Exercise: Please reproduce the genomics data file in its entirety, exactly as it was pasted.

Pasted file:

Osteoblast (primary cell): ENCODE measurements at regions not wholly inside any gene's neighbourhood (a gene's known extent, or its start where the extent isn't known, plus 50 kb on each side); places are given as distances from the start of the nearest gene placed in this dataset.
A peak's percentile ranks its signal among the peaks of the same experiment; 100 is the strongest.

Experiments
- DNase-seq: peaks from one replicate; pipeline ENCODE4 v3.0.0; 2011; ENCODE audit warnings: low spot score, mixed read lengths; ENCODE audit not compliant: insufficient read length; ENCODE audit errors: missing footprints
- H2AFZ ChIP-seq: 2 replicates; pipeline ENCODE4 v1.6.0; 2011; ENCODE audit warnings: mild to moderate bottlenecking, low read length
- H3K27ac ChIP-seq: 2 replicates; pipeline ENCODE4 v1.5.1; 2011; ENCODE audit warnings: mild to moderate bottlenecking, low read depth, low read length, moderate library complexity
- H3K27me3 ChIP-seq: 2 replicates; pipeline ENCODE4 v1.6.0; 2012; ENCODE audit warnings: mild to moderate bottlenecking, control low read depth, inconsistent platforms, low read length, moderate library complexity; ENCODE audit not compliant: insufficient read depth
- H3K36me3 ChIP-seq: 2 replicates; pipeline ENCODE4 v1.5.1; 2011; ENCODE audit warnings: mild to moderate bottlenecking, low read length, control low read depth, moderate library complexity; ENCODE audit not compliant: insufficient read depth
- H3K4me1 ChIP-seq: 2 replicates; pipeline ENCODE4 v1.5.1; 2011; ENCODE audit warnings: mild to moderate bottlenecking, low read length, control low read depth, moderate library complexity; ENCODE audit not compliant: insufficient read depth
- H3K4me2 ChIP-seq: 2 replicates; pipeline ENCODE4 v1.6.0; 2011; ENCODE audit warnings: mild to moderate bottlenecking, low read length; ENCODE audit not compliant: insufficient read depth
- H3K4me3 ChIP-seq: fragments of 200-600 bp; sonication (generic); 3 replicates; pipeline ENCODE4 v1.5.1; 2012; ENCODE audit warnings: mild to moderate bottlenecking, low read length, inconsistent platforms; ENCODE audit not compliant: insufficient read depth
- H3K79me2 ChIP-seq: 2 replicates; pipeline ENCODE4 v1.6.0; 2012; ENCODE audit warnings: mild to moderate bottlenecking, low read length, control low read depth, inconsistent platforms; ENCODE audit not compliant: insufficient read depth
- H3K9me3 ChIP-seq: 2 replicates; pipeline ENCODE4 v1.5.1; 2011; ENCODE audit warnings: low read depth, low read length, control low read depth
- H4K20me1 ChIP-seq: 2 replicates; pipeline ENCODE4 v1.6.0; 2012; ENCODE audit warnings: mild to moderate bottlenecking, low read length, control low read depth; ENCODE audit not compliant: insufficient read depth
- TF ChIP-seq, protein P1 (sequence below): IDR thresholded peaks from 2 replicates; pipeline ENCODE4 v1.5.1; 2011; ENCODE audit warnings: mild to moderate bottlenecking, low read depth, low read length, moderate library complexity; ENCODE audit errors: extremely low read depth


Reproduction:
Osteoblast (primary cell): ENCODE measurements at regions not wholly inside any gene's neighbourhood (a gene's known extent, or its start where the extent isn't known, plus 50 kb on each side); places are given as distances from the start of the nearest gene placed in this dataset.
A peak's percentile ranks its signal among the peaks of the same experiment; 100 is the strongest.

Experiments
- DNase-seq: peaks from one replicate; pipeline ENCODE4 v3.0.0; 2011; ENCODE audit warnings: low spot score, mixed read lengths; ENCODE audit not compliant: insufficient read length; ENCODE audit errors: missing footprints
- H2AFZ ChIP-seq: 2 replicates; pipeline ENCODE4 v1.6.0; 2011; ENCODE audit warnings: mild to moderate bottlenecking, low read length
- H3K27ac ChIP-seq: 2 replicates; pipeline ENCODE4 v1.5.1; 2011; ENCODE audit warnings: mild to moderate bottlenecking, low read depth, low read length, moderate library complexity
- H3K27me3 ChIP-seq: 2 replicates; pipeline ENCODE4 v1.6.0; 2012; ENCODE audit warnings: mild to moderate bottlenecking, control low read depth, inconsistent platforms, low read length, moderate library complexity; ENCODE audit not compliant: insufficient read depth
- H3K36me3 ChIP-seq: 2 replicates; pipeline ENCODE4 v1.5.1; 2011; ENCODE audit warnings: mild to moderate bottlenecking, low read length, control low read depth, moderate library complexity; ENCODE audit not compliant: insufficient read depth
- H3K4me1 ChIP-seq: 2 replicates; pipeline ENCODE4 v1.5.1; 2011; ENCODE audit warnings: mild to moderate bottlenecking, low read length, control low read depth, moderate library complexity; ENCODE audit not compliant: insufficient read depth
- H3K4me2 ChIP-seq: 2 replicates; pipeline ENCODE4 v1.6.0; 2011; ENCODE audit warnings: mild to moderate bottlenecking, low read length; ENCODE audit not compliant: insufficient read depth
- H3K4me3 ChIP-seq: fragments of 200-600 bp; sonication (generic); 3 replicates; pipeline ENCODE4 v1.5.1; 2012; ENCODE audit warnings: mild to moderate bottlenecking, low read length, inconsistent platforms; ENCODE audit not compliant: insufficient read depth
- H3K79me2 ChIP-seq: 2 replicates; pipeline ENCODE4 v1.6.0; 2012; ENCODE audit warnings: mild to moderate bottlenecking, low read length, control low read depth, inconsistent platforms; ENCODE audit not compliant: insufficient read depth
- H3K9me3 ChIP-seq: 2 replicates; pipeline ENCODE4 v1.5.1; 2011; ENCODE audit warnings: low read depth, low read length, control low read depth
- H4K20me1 ChIP-seq: 2 replicates; pipeline ENCODE4 v1.6.0; 2012; ENCODE audit warnings: mild to moderate bottlenecking, low read length, control low read depth; ENCODE audit not compliant: insufficient read depth
- TF ChIP-seq, protein P1 (sequence below): IDR thresholded peaks from 2 replicates; pipeline ENCODE4 v1.5.1; 2011; ENCODE audit warnings: mild to moderate bottlenecking, low read depth, low read length, moderate library complexity; ENCODE audit errors: extremely low read depth